Also known as SEPA Instant Payment, this type of SEPA transfers moves funds in as little as ten seconds. This electronic transfer bypasses the intermediaries and uses direct routing from the sender’s bank to the recipient’s, resulting in speedy transactions.
SEPA Instant Credit Transfers are available 24/7, 365 days a year, offering year-round access to quick payments, making them ideal for customer-centric businesses. Why? Simply because fast payouts means happier customers.
A quick note: to use SEPA Instant Credit Transfers, both the payer and payee must be registered as SEPA Instant Members.
SEPA Direct Debit Transfer
Unlike SEPA Credit Transfers, SEPA Direct Debit transfers are “pull” transactions that are initiated by the payee. Rather than pushing funds into another account, the payee requests the money transfer from the sender instead. It works in the same way as an ACH debit.
SEPA Direct Debits are typically used for recurring payments, such as rent, subscriptions, or loan repayments. In contrast, Credit Transfers are commonly used for one-off payments.
There are two types of SEPA Direct Debit Transfers:
- SEPA Core Direct Debit Transfer – available to individuals, and must be offered by all banks in the SEPA scheme.
- SEPA B2B Direct Debit Collection – only available between businesses, and banks may choose to provide it to their customers. It’s not mandatory.
This section refers explicitly to SEPA Core Direct Debit Transfers, which is typically used for recurring payments like utility bills and subscriptions. In the following section, we’ll discuss how the B2B Direct Debit Transfer differs.
How to set up a SEPA Direct Debit Transfer
Just like any SEPA payment, a direct debit requires the IBAN of both parties, who must also authorize the transaction for the Direct Debit to work.
The recipient first sends a request to the sender’s bank. Then, once the sender signs a mandate that authorizes the pull transaction, the SEPA Direct Debit Collection can go ahead.
Because these communications take place exclusively between the two banks, there are no credit card networks or fees to worry about, making SEPA transfers cheaper than credit card transactions, especially for businesses processing high-value transactions.
SEPA B2B Direct Debit Collection
Also known as SDD B2B, this type of direct debit is exclusively for business-to-business transactions – not individuals or microenterprises. In contrast, the Core Direct Debit can be used by anyone inside SEPA.
How to set up a SEPA B2B Direct Debit Collection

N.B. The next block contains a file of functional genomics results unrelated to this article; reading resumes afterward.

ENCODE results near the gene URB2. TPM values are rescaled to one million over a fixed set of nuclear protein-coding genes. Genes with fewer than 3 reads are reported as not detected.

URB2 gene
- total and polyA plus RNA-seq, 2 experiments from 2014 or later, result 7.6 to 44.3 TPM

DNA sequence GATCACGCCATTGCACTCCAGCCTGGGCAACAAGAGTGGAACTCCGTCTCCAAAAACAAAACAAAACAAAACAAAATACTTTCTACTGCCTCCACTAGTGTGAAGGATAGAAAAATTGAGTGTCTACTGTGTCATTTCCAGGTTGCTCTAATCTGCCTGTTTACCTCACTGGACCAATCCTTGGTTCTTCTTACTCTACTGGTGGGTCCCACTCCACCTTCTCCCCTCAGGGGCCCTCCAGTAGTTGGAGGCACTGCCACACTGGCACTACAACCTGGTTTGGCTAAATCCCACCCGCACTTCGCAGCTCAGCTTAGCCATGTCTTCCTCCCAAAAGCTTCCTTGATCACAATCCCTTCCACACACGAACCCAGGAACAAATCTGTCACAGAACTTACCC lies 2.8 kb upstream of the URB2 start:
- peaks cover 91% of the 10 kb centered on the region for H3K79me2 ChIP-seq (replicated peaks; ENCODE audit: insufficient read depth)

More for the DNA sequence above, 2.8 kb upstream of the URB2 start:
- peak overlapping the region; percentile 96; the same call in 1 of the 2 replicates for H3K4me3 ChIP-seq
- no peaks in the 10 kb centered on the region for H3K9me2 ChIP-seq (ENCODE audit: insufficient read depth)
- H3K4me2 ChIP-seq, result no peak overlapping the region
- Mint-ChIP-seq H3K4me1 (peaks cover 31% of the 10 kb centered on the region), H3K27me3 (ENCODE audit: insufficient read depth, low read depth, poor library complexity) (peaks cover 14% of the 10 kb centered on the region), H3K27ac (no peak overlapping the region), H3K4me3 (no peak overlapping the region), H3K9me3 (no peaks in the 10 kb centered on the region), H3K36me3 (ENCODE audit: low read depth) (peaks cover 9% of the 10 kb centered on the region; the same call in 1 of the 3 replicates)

The SEPA B2B Direct Debit works in a similar way to the Core Direct Debit. The payee initiates a transaction that pulls funds from the payer’s account, after authorization from both parties.
The payee needs to ensure that both banks offer B2B Direct Debits. Remember, unlike Core Direct Debits, it’s not mandatory for banks to offer B2B Direct Debits. The payer must also sign a SEPA B2B mandate that authorizes the transaction.
We recommend asking the debtor to send a copy of the mandate to your bank, which should help you deal with any potential direct debit rejections. It’s also a good idea to keep copies of the mandate to help you manage the transaction over time.
Learn more: A guide to payment processing for B2B companies
How long does a SEPA transfer take?
The length of time depends on the type of SEPA transaction:
- SEPA Credit Transfer: 1 business day
- SEPA Instant Credit Transfer: Within 10 seconds.
- SEPA Core Direct Debit Transfer: 1 or 2 business days (depending on whether the transaction is sent before the cut-off time).
- SEPA B2B Direct Debit Transfer: At least 3 business days.
SEPA transactions, especially Instant Credit Transfers, provide businesses a quicker alternative to wire transfers, enabling you to transfer funds in as little as ten seconds.
Accept SEPA payments with Checkout.com
Like the sound of SEPA? With Checkout, you can easily integrate SEPA with your payments flow, opening up your business to speedier transactions and more than 520 million potential customers already using SEPA.
SEPA facilitates over 20 billion transactions per year, offering quick and cost-effective direct debits across 36 European countries, helping to expand your reach and streamline your transaction flows. For more information on how SEPA can help your business, contact our sales team today.